Christian pastor: Yoga is demonic, so just stretch, OK?

I’m passing this one on because I suspect it will be one of those Internet pieces that get a lot of attention.

(That I’m sure that’s the point as much as making some sort of theological / moral / religious statement does, absolutely, make me complicit in giving this guy attention. C’est la vie!)

A year ago, you probably remember — and I vaguely do — Mark Driscoll made the bold statement that “yoga is demonic.” He’s back with what he calls “a much fuller and comprehensive teaching on what yoga is and why it is in fact demonic.”

OK, I have to stop here. I absolutely love the use of the word “demonic,” rather than “evil,” “un-Christian” or any other choice he could have made. There is something so medieval about it, but also — to my frame of reference that understands the historical and cultural dimensions to religion in which a lot of “demons” were just other, usually indigenous, gods or spirits made “evil” by the conquering faith — so calculated. Your Shiva, your Hanuman, your Krishna? All would have been “demonized” by Christian missionaries. So he’s right in a long line of religious leaders.

To be fair, here’s his explanation of that word choice: “By demonic I mean it’s a spiritual act to a being other than the God of the Bible.” (Here’s guessing he’s not too keen on worship of Mary, let alone the saints that have come since Christ.)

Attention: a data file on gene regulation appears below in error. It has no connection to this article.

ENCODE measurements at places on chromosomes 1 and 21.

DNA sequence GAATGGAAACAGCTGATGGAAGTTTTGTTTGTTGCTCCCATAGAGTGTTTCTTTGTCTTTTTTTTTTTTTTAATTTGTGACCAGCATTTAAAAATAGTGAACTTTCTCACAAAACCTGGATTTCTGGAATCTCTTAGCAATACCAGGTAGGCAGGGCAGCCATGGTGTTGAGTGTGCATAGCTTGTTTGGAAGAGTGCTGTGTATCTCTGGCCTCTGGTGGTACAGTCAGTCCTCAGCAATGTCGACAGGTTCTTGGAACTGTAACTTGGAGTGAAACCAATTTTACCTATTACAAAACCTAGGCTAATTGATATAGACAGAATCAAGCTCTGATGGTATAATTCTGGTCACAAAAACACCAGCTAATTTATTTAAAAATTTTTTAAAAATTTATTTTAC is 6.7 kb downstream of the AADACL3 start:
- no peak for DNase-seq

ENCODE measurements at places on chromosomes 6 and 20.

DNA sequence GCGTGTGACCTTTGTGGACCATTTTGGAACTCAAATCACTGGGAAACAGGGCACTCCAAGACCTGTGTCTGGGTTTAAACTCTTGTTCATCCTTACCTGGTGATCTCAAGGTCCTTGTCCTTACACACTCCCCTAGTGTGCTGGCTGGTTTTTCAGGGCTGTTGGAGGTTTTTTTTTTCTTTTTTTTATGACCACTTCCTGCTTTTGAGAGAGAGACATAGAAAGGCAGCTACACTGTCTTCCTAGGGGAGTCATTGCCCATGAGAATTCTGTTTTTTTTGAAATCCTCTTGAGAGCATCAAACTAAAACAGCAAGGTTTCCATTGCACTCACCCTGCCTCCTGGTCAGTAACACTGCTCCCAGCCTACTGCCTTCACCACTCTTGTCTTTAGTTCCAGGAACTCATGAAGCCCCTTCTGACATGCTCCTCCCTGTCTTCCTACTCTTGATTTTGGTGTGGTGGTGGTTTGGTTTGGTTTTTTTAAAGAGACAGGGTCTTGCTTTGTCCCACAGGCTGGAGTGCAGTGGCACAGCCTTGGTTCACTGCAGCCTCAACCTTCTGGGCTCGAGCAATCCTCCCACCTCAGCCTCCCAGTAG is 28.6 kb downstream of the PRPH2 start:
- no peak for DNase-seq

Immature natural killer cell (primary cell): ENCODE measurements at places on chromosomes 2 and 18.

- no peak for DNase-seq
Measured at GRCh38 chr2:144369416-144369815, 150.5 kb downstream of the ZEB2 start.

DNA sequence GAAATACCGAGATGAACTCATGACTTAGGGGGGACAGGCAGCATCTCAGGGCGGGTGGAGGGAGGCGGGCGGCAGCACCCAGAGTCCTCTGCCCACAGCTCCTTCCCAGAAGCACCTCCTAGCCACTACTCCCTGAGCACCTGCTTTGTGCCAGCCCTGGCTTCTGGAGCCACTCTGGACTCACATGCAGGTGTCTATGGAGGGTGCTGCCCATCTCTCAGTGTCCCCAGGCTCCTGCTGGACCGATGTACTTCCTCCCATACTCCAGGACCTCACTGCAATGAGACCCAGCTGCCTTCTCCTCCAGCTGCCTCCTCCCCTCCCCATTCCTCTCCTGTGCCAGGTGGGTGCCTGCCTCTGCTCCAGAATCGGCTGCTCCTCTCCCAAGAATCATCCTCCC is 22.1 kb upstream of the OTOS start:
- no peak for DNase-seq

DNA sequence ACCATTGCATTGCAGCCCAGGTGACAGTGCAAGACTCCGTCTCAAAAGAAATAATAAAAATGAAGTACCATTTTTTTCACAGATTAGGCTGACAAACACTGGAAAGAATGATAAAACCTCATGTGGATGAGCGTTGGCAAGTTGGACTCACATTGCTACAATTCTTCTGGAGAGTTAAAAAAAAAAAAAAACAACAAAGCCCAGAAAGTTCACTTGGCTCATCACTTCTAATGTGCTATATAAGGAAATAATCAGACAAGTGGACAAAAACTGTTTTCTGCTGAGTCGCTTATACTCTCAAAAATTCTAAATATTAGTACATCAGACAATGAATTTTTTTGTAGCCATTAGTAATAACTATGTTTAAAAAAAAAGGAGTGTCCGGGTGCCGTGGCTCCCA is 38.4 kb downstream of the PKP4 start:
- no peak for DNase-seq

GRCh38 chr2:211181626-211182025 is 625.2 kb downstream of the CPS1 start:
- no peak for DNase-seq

Now, there are any number of starting points that one can dive into in response. A few that stick out to me:

  • “Comments like this woman’s are the exact reason why it’s important to explore what yoga really is and what it teaches, and to understand that the spiritual elements of yoga make their way into our life and culture in ways we don’t necessarily see overtly.” Response: Really, it’s a bad thing for those spiritual elements to make their way into our culture? (I know his answer is, “Yes.”)
  • “As Christians, we must be intellectually honest and respect that yoga is in fact intertwined with Hindu religious practice. They have a right to be offended as much as we would be equally offended if they underwent Christian baptism or communion while denying any religious connection and secularizing it or doing it in a Hindu way.” Response: Smart arguing style. He’s using something that’s dividing yoga ranks to make his point. But, instead of “communion,” what if I suggested Christians should be upset if anyone broke bread or had a supper? Is yoga really absolutely equal to baptism? Isn’t it more, perhaps, like reading and studying the Bible? Should no one but Christians do that?
  • “Miller goes on to explain that the two limbs of yoga that exercise the body, asanas andpranayama, were never meant to be separated from the other eight limbs of yoga like they have been in the West. Some forms of yoga even go as far as to not demand extreme stretching positions because they actually get in the way of meditation. As Miller explains, “Patanjali’s expressed concern was for the practitioner to assume ‘steady and easy’ postures that would be conducive to meditation.” Response: Never meant to be separated? Maybe not — but they sure have been and they sure are by most. And, I’ll dare say, they have been by the folks Driscoll seemingly would be trying to reach. (I.e. NOT ME.)